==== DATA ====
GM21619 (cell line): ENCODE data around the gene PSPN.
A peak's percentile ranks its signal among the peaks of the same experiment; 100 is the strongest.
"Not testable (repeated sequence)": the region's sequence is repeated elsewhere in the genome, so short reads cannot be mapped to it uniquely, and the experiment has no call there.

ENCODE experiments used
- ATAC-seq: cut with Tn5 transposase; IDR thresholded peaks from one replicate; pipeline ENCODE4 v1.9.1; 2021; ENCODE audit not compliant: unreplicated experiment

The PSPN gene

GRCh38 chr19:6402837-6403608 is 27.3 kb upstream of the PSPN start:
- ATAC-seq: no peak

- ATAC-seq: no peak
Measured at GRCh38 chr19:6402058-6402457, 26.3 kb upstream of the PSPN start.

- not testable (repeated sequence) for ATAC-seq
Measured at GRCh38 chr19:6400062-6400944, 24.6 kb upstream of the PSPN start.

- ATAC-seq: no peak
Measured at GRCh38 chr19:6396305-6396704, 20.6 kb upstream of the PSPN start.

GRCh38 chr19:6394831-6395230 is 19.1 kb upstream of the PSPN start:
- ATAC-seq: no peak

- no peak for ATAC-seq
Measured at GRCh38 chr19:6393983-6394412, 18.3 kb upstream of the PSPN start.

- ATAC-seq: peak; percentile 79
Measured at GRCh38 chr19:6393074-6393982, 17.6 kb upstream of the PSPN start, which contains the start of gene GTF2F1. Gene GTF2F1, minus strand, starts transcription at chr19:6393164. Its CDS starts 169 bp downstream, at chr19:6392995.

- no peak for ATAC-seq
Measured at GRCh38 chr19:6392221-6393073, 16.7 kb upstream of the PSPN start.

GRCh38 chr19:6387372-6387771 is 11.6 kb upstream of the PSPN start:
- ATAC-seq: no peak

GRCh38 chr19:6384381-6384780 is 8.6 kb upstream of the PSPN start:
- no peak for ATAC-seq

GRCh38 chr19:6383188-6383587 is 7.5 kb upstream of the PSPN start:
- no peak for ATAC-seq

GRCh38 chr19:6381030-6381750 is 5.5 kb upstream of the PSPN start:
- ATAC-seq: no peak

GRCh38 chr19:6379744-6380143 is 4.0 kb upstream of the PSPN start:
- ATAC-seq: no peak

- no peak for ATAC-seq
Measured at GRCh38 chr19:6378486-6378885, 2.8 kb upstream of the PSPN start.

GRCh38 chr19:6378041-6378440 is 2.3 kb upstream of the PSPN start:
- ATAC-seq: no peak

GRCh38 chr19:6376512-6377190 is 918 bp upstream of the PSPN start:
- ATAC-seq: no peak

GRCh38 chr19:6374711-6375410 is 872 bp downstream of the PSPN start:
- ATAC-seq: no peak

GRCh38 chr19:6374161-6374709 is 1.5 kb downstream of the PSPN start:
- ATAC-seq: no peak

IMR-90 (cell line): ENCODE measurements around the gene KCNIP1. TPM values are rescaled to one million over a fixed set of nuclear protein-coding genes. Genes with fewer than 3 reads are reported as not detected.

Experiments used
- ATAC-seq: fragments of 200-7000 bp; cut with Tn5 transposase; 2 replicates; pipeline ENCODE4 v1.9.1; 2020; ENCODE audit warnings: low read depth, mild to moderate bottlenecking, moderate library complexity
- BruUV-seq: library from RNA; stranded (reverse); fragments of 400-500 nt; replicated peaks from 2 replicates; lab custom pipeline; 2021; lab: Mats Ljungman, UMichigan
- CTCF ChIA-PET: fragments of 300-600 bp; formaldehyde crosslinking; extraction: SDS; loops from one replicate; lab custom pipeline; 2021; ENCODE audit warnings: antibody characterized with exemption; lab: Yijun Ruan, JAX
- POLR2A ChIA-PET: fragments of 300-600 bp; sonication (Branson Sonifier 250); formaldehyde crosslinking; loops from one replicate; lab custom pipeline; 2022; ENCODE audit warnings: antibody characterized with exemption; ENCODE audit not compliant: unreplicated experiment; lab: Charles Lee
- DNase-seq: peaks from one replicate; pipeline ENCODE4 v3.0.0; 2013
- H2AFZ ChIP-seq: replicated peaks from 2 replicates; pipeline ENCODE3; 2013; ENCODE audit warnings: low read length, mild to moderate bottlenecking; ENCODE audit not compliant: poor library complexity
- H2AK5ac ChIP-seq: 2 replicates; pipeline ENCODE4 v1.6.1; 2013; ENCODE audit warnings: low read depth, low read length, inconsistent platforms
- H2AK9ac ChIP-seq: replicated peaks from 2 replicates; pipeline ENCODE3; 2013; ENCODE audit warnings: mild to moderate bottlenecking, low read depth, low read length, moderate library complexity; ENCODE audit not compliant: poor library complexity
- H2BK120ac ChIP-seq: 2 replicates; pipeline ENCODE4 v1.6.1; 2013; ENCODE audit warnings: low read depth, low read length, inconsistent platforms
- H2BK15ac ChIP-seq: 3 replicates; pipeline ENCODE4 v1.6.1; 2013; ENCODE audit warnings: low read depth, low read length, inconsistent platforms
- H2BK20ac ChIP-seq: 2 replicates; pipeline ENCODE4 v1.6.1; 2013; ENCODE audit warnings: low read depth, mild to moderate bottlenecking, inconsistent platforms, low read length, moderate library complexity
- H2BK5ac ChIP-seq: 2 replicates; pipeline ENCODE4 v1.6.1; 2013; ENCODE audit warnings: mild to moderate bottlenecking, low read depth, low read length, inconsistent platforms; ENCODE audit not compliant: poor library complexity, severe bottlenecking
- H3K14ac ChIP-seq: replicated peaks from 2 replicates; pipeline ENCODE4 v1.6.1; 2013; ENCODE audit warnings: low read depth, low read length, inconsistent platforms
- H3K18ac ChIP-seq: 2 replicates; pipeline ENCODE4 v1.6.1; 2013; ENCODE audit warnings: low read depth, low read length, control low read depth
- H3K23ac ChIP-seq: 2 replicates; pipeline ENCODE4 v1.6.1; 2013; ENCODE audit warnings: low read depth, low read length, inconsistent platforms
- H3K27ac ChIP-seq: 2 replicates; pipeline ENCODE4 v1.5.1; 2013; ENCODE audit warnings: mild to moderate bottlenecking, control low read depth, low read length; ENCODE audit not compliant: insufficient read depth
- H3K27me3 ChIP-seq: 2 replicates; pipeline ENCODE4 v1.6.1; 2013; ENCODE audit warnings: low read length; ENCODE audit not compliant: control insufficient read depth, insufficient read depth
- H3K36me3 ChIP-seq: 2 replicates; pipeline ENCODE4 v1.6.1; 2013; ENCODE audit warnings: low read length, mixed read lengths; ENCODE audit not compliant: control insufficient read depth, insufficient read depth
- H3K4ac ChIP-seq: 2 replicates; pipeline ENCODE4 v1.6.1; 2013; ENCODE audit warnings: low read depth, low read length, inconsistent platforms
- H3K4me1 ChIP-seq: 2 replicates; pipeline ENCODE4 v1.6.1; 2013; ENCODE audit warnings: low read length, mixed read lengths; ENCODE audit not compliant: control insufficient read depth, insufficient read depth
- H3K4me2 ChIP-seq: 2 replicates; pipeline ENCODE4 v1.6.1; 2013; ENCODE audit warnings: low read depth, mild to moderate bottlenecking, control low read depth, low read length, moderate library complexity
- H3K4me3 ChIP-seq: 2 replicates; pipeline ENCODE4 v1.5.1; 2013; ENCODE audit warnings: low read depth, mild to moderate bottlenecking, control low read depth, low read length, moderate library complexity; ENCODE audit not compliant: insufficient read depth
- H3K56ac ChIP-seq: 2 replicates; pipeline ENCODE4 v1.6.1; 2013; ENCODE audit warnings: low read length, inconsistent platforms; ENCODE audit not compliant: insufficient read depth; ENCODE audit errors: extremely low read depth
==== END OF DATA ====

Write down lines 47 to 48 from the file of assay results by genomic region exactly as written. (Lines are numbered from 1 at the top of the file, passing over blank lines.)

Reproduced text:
- CTCF ChIA-PET: fragments of 300-600 bp; formaldehyde crosslinking; extraction: SDS; loops from one replicate; lab custom pipeline; 2021; ENCODE audit warnings: antibody characterized with exemption; lab: Yijun Ruan, JAX
- POLR2A ChIA-PET: fragments of 300-600 bp; sonication (Branson Sonifier 250); formaldehyde crosslinking; loops from one replicate; lab custom pipeline; 2022; ENCODE audit warnings: antibody characterized with exemption; ENCODE audit not compliant: unreplicated experiment; lab: Charles Lee